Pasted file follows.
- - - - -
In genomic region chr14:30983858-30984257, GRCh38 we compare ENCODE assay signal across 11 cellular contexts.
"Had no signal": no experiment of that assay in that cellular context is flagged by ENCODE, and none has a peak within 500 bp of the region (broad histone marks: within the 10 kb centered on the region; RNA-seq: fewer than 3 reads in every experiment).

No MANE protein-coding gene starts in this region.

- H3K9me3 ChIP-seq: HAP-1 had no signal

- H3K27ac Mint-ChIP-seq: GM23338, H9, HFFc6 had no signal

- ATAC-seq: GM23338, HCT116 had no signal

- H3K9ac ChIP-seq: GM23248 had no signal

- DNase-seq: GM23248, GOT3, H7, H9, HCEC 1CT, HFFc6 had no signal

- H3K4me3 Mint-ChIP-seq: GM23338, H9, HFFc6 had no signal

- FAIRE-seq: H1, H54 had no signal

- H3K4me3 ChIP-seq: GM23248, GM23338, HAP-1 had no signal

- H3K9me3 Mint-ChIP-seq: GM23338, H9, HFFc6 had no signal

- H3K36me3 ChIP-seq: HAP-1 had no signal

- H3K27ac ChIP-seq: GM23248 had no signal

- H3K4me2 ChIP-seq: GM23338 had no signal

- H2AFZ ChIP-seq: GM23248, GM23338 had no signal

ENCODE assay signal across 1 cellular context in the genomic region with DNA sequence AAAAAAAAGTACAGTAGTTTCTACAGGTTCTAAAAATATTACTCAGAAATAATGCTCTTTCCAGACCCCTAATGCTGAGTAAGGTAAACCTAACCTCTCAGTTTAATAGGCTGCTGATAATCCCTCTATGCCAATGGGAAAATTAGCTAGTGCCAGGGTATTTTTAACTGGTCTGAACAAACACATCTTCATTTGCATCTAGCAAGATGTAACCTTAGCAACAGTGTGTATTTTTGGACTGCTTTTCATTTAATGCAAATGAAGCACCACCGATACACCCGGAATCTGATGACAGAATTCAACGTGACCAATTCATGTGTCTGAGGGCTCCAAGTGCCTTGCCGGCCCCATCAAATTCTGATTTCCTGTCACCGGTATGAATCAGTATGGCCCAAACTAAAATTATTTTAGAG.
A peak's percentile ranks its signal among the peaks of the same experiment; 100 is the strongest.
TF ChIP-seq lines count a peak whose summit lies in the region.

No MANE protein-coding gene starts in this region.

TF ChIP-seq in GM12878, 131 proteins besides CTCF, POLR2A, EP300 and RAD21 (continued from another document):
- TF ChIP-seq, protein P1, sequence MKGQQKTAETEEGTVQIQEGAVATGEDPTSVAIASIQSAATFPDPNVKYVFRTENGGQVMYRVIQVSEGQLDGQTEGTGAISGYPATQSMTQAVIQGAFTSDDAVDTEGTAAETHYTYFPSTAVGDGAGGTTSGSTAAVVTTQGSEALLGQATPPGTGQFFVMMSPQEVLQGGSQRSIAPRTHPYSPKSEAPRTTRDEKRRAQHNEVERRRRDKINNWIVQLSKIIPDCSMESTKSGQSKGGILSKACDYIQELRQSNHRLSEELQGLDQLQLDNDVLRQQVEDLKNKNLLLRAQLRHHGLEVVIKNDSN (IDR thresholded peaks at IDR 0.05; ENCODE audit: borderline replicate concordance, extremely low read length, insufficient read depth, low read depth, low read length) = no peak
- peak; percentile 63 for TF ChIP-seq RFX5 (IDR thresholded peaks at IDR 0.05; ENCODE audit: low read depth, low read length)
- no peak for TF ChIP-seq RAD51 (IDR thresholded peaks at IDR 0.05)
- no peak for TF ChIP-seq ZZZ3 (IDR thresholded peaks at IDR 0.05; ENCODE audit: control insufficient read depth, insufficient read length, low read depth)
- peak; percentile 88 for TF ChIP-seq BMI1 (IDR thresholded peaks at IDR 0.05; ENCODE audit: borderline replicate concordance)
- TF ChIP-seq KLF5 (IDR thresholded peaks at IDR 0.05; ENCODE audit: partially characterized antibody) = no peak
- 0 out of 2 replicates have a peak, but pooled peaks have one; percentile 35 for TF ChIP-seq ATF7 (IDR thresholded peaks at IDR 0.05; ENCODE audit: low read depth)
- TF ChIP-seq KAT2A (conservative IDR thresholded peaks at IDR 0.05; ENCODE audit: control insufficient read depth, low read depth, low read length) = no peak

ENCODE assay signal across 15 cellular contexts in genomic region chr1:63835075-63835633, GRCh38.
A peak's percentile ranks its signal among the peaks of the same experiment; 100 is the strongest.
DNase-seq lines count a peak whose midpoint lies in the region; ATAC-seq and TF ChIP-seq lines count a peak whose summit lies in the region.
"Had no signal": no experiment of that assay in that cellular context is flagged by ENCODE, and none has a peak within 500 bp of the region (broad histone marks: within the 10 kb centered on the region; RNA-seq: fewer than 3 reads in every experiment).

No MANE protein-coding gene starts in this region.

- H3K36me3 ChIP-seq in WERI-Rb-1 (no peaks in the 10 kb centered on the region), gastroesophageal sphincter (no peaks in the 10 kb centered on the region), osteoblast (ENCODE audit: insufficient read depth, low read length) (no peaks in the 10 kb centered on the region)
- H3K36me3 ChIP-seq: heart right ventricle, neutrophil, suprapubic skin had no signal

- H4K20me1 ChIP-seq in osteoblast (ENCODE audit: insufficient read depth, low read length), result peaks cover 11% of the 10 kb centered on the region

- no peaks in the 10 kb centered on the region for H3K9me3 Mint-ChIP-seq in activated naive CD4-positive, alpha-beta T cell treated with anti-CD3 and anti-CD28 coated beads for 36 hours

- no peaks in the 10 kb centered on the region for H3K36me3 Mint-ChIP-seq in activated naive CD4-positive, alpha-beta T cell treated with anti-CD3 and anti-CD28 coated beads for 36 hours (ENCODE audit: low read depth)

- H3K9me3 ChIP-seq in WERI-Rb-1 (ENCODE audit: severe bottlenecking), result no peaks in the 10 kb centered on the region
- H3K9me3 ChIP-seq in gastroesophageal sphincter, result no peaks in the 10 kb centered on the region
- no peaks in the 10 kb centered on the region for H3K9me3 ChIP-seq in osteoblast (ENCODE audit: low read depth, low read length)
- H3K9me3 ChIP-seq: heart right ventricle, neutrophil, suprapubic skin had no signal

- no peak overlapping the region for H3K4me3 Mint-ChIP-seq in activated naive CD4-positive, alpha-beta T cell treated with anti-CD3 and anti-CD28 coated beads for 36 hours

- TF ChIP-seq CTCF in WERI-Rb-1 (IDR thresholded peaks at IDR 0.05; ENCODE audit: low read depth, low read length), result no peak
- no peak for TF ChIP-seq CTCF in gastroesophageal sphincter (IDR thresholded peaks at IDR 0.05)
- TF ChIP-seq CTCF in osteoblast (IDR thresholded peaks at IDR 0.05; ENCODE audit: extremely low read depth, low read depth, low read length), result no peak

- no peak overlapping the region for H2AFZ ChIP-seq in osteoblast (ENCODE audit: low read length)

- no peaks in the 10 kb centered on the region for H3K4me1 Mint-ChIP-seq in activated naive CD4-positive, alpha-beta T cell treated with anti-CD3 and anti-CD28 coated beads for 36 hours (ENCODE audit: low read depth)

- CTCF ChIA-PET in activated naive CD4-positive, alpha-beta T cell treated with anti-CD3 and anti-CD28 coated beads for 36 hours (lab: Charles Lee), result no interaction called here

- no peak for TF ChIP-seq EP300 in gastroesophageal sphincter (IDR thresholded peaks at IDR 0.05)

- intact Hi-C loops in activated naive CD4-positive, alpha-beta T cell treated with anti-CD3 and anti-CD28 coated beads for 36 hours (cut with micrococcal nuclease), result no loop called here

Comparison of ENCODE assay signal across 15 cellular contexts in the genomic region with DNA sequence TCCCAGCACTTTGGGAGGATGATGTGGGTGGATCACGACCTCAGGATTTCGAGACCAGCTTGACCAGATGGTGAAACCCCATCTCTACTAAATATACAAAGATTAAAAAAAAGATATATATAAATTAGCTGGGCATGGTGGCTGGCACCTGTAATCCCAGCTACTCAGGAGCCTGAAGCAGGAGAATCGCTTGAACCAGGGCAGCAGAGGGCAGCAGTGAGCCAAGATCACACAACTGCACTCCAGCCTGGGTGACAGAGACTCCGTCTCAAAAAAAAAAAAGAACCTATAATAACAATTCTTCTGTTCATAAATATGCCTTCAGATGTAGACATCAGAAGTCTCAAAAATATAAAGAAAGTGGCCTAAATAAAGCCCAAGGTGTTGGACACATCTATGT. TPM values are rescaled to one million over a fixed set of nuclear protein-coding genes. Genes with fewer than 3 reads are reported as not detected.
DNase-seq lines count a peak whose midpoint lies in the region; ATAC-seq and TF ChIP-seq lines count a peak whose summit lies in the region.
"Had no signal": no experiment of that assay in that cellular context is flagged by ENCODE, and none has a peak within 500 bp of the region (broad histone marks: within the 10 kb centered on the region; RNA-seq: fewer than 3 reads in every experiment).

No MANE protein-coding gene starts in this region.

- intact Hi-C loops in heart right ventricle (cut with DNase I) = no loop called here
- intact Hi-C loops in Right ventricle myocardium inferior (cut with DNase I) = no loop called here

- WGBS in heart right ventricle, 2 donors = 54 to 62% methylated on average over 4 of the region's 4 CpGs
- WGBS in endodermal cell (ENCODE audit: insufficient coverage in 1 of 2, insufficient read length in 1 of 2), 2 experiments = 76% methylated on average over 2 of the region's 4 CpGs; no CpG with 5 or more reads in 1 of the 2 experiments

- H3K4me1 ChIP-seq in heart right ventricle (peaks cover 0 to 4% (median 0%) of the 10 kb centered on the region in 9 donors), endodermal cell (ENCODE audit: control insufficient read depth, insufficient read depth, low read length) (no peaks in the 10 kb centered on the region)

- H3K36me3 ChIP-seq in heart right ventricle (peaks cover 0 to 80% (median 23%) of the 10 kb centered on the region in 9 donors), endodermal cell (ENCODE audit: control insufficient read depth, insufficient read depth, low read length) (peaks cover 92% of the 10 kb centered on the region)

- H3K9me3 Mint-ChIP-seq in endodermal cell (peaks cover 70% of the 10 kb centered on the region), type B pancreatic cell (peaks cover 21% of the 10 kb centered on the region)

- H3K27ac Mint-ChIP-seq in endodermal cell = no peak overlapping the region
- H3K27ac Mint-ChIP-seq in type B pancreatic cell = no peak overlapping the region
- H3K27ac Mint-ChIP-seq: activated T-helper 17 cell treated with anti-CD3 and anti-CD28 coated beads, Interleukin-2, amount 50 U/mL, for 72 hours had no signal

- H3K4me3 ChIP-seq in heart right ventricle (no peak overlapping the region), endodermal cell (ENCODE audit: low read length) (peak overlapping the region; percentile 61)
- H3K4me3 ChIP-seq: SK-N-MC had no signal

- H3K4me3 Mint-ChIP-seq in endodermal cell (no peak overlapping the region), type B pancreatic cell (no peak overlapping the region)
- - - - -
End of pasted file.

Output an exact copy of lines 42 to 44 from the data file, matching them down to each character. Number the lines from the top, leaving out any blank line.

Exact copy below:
- no peaks in the 10 kb centered on the region for H3K9me3 ChIP-seq in osteoblast (ENCODE audit: low read depth, low read length)
- H3K9me3 ChIP-seq: heart right ventricle, neutrophil, suprapubic skin had no signal

- no peak overlapping the region for H3K4me3 Mint-ChIP-seq in activated naive CD4-positive, alpha-beta T cell treated with anti-CD3 and anti-CD28 coated beads for 36 hours